“Kinfairlie.” The woman’s gaze flicked between them. “You must be kin with the Lammergeier then. I have heard tales of them.”
“Lammergeier is our family name,” Vivienne agreed.
The woman took a deep breath as if to steady herself,
as if the news of where she stood was unwelcome. “The Lammergeier are said to ally long with no man.”
“That is a somewhat harsh charge from one who does not know us
,” Isabella began, but Madeline laid a hand upon her arm to silence her.
“Of what import is our alliance? Have you need of aid?” Madeline asked. “Do you fear someone who might have allies in these parts?”
The woman gathered her skirts and made again to leave. “I thank you for your concern, but it would be safer for you to know no more of me.” She pivoted and Isabella and Annelise, faced with her determination, stepped out of her path. The chapel had emptied now, save for the sisters and this woman who strode away from them with the grace of a queen.
“And what would be safer for you?” Madeline asked quietly, her words carrying through the chapel.
“Tell us who you flee and why,” Isabella said, always unafraid of such details.
The woman paused, seemingly tempted. “How do I know that I can trust you?”
“Who else can you trust?” Madeline asked. “You have not so much as a steed, let alone a maid, to accompany you. I would wager that you cannot run much farther than you already have. I would further wager that you are in peril. We offer aid to you.”
The woman’s strength seemed to falter then, and she looked at the stone floor. Madeline stretched a consoling hand toward her, but then the stranger straightened and tossed back her hood.
She spoke with a regal resolve. “My tale is not that uncommon. My father wed me to a man of his choice, a
man far, far older than myself. When I was widowed some years later, my father wed me to another man.”
“Who also died,” Vivienne said, guessing the next part of the story as she was inclined to do.
“But not before my father himself died. I have no other kin than my husband’s family: my mother died long ago and neither of my husbands granted me a child.”
“Surely your dowry once again becomes your own?” Isabella asked.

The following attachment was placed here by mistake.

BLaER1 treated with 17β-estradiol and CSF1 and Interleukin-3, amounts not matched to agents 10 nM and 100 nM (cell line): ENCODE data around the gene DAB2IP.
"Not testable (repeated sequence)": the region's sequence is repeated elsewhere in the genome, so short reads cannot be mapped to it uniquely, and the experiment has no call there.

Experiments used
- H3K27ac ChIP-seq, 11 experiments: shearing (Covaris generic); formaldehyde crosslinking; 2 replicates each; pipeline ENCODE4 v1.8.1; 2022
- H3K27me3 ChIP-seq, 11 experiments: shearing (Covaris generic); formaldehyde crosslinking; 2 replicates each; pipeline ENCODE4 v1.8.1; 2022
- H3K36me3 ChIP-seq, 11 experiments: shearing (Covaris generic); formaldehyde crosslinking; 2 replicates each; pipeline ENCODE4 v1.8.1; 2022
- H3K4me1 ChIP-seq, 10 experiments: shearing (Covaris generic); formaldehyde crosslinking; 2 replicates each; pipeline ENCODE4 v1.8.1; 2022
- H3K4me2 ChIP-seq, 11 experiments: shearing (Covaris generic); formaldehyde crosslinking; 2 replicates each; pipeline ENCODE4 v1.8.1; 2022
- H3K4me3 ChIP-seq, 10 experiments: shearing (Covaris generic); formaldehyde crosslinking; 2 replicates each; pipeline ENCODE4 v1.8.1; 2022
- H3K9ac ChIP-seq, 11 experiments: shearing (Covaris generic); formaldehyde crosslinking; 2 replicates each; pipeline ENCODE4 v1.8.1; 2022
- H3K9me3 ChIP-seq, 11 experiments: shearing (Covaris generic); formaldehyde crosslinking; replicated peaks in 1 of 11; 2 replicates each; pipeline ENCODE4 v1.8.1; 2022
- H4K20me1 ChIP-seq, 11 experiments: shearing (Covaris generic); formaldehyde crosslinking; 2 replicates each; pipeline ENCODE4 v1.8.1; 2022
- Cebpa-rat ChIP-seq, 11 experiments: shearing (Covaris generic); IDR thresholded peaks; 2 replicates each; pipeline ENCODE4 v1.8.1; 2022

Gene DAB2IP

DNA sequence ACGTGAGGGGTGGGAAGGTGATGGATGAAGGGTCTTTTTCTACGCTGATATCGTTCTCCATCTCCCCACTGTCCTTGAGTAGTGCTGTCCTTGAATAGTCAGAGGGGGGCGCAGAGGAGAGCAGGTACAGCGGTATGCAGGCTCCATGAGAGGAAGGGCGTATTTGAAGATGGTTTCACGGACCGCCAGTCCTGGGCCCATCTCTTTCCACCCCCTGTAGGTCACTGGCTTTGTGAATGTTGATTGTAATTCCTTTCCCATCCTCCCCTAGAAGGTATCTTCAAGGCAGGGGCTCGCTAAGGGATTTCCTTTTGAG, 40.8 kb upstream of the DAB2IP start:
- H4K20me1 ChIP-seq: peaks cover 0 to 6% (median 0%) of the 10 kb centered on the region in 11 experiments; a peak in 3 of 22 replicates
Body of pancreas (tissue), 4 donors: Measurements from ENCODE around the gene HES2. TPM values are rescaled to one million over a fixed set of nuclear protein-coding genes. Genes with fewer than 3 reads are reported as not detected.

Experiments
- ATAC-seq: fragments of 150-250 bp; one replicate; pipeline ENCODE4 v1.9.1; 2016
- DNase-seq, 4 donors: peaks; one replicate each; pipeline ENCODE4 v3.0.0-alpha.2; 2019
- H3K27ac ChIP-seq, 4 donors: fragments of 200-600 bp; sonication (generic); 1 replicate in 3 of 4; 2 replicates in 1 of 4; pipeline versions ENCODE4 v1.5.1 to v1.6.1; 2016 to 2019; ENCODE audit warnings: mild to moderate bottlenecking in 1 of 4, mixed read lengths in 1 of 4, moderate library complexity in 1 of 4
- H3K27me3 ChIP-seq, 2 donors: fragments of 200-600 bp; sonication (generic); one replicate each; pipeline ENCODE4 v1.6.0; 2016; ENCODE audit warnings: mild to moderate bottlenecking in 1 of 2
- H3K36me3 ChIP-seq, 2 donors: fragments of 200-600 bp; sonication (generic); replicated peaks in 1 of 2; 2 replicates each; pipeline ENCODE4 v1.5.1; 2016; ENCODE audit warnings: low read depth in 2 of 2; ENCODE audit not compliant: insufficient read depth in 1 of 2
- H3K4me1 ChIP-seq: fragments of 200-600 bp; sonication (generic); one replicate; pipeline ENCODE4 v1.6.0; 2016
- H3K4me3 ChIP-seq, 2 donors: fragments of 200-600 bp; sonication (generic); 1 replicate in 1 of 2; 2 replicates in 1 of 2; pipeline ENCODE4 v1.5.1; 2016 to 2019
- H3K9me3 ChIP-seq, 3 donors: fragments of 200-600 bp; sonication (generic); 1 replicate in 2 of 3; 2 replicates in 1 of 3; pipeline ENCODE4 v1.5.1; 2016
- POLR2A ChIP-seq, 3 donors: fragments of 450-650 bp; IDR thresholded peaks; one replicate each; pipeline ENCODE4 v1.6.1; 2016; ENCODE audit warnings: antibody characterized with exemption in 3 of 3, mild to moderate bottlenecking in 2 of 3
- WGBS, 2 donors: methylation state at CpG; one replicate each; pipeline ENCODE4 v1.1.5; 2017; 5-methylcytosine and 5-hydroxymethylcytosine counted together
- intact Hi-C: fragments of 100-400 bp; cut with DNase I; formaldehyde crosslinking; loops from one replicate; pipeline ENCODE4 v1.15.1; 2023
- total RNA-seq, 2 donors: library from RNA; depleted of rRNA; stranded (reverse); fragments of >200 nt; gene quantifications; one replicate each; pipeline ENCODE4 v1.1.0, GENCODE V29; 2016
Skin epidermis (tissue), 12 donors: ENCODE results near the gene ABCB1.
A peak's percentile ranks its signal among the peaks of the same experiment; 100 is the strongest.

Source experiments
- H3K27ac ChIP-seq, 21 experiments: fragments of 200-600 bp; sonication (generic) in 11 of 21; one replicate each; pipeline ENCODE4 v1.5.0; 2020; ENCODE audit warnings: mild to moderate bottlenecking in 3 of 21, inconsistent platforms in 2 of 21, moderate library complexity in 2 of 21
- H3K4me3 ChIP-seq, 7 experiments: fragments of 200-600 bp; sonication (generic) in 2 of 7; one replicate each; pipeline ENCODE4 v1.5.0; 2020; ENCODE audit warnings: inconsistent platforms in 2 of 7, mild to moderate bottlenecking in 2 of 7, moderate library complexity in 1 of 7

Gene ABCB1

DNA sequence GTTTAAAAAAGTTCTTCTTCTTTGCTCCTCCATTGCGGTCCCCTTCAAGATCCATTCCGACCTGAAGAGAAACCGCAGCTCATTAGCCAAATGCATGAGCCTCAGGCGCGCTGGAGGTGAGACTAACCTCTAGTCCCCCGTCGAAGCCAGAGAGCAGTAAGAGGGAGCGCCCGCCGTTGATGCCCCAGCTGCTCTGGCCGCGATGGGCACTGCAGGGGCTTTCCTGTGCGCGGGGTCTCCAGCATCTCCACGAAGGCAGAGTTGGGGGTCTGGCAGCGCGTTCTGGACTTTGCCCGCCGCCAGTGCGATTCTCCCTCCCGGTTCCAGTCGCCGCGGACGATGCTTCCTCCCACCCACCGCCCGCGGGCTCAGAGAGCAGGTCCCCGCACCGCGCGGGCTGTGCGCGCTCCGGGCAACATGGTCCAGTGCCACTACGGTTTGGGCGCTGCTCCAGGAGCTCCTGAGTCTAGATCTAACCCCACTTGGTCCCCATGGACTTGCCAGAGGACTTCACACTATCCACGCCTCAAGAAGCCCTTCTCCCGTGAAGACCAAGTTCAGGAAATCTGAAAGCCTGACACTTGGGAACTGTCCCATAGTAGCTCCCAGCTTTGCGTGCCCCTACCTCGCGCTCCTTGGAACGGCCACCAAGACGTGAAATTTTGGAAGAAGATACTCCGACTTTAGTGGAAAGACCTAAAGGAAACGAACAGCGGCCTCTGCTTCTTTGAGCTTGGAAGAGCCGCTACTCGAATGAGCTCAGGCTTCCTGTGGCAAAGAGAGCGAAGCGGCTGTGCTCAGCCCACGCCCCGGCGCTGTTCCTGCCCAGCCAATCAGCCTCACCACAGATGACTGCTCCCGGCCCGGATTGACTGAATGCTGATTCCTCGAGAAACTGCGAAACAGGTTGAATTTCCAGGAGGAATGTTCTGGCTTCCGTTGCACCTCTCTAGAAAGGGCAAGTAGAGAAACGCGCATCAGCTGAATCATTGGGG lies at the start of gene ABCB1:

The woman’s smile was wry. “Surely not.” Something flashed in her eyes then, a determination that was greater than any fear, and Madeline guessed that the woman did not like her husband’s kin. Her dislike must have been potent for her to abandon her dowry.
“It has long been said that a woman weds once for duty and once for love,” Vivienne said.
To be wed twice for duty is beyond expectation.”
“And against my every desire!” the woman said, her eyes flashing. “I have done all that I can to avoid such a fate. I have left my old abode with only the garb upon my back, I have abandoned what should be my own, but it is not sufficient for them. They pursue me, like hounds at the hunt. Indeed, I dare not confess the name of that holding to any soul,
lest they find me again.” Her li
ps tightened with a quiver that rent Madeline’s heart.
“You have need of protection, not further flight,” Madeline said.
“Who would be so foolish as to protect me?”
“A new husband would defend you,” Vivienne said.
“One of your own choice!” Elizabeth interjected.
“Impossible.” The woman shook her head. “I am sorry. I should not have burdened you with my woes.”
“But where will you go?” Elizabeth asked.
“As far as I must,” she said, and gathered her cloak about herself as she hastened down the aisle. “I dare not linger here longer. Only as far as Kinfairlie,” she whispered, almost to herself. “They will be fast behind me.” She drew up her hood and reached for the handle upon the heavy wood door.
“We cannot let her go,” Madeline said, and her sisters nodded agreement. “She will never flee farther than they can follow.”
“Surely her fears are overwrought,” Vivienne said. “Her husband’s kin might have threatened her, and they might even follow her, but as soon as she wed another man, they would abandon the chase. It would not be reasonable to do otherwise, especially if they already hold her dowry.”
“Doubtless she has had little chance to muster her thoughts,” Madeline mused, feeling sympathy for the woman. “I wonder when last she ate a meal.”
“Or slept, without fearing that her avaricious kin would pounce upon her in the night.” Vivienne shivered at the prospect.
“She has need of a stalwart defender,” Elizabeth said with gusto. “Like a valiant knight in an old tale, one who will vanquish all of her enemies.”
“It will be a rare and honorable man who takes her cause,” Annelise agreed.
“It will be a bold man, unafraid to face any foe to see his lady’s safety assured,” Elizabeth said, her love of tales evident. “He will slaughter dragons for her, and send evil flying from the gates!”